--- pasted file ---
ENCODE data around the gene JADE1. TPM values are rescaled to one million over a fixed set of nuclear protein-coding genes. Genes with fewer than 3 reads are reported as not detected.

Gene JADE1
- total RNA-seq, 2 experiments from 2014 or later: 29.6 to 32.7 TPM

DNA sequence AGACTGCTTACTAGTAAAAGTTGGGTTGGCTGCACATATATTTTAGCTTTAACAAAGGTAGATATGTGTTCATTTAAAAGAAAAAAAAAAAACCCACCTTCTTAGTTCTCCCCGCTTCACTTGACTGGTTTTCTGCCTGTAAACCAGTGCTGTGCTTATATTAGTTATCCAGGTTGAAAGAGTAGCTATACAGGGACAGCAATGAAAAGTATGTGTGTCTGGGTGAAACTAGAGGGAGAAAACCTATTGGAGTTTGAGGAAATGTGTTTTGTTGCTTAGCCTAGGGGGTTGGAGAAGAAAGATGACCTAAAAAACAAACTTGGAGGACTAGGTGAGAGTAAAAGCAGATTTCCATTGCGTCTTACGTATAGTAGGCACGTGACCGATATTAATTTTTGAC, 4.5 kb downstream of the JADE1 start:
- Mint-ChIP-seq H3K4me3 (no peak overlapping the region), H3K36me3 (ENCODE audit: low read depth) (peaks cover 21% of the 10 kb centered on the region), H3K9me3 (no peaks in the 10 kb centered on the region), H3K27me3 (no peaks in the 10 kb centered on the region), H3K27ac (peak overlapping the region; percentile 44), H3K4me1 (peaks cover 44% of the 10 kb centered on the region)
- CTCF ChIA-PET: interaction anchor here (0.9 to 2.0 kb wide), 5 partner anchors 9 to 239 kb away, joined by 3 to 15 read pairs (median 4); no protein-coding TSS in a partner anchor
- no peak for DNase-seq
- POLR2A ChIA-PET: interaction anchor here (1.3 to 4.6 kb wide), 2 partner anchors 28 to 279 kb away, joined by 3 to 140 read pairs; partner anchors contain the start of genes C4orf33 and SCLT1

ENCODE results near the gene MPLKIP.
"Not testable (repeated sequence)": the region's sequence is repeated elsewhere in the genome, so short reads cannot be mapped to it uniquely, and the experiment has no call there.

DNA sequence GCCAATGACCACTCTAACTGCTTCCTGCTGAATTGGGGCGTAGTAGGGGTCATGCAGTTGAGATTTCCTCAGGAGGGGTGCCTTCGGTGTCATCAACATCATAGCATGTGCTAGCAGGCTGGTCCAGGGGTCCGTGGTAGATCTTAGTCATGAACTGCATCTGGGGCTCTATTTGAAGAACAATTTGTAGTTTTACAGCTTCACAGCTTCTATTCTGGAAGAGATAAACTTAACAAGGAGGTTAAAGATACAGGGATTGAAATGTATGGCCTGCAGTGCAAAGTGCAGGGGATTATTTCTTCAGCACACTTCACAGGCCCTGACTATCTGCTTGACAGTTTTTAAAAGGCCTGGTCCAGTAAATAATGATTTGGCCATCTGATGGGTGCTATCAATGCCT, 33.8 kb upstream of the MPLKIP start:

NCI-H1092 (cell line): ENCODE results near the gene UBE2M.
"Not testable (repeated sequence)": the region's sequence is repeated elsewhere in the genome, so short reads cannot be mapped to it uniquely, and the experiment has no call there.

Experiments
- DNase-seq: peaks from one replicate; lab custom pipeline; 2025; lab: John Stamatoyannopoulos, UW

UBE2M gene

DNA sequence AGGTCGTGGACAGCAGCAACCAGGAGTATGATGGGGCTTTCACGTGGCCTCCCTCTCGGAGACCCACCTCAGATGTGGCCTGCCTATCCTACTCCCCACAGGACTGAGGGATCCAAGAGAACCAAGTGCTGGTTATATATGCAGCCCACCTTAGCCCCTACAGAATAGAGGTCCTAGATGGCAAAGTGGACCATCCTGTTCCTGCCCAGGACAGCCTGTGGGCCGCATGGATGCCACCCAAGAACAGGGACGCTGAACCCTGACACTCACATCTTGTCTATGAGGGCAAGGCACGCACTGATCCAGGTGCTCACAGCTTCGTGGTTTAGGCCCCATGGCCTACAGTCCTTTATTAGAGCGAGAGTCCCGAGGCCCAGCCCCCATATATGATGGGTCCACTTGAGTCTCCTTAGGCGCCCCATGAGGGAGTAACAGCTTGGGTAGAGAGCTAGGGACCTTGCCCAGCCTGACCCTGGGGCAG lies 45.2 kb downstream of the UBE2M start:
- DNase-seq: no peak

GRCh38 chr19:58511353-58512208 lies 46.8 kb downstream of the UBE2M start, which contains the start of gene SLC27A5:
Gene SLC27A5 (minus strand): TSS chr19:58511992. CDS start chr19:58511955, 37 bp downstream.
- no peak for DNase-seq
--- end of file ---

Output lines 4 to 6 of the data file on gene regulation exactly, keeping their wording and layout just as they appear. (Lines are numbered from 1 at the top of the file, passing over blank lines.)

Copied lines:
DNA sequence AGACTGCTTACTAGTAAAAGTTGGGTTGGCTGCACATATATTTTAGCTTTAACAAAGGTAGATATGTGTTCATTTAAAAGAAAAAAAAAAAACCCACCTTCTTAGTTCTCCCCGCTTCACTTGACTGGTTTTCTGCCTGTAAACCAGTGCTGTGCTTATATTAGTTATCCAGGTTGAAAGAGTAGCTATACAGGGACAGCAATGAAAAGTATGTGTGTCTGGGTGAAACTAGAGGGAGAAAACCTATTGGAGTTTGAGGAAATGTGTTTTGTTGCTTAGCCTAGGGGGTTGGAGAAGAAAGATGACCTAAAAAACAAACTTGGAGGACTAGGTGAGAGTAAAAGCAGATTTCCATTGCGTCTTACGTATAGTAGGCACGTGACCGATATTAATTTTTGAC, 4.5 kb downstream of the JADE1 start:
- Mint-ChIP-seq H3K4me3 (no peak overlapping the region), H3K36me3 (ENCODE audit: low read depth) (peaks cover 21% of the 10 kb centered on the region), H3K9me3 (no peaks in the 10 kb centered on the region), H3K27me3 (no peaks in the 10 kb centered on the region), H3K27ac (peak overlapping the region; percentile 44), H3K4me1 (peaks cover 44% of the 10 kb centered on the region)
- CTCF ChIA-PET: interaction anchor here (0.9 to 2.0 kb wide), 5 partner anchors 9 to 239 kb away, joined by 3 to 15 read pairs (median 4); no protein-coding TSS in a partner anchor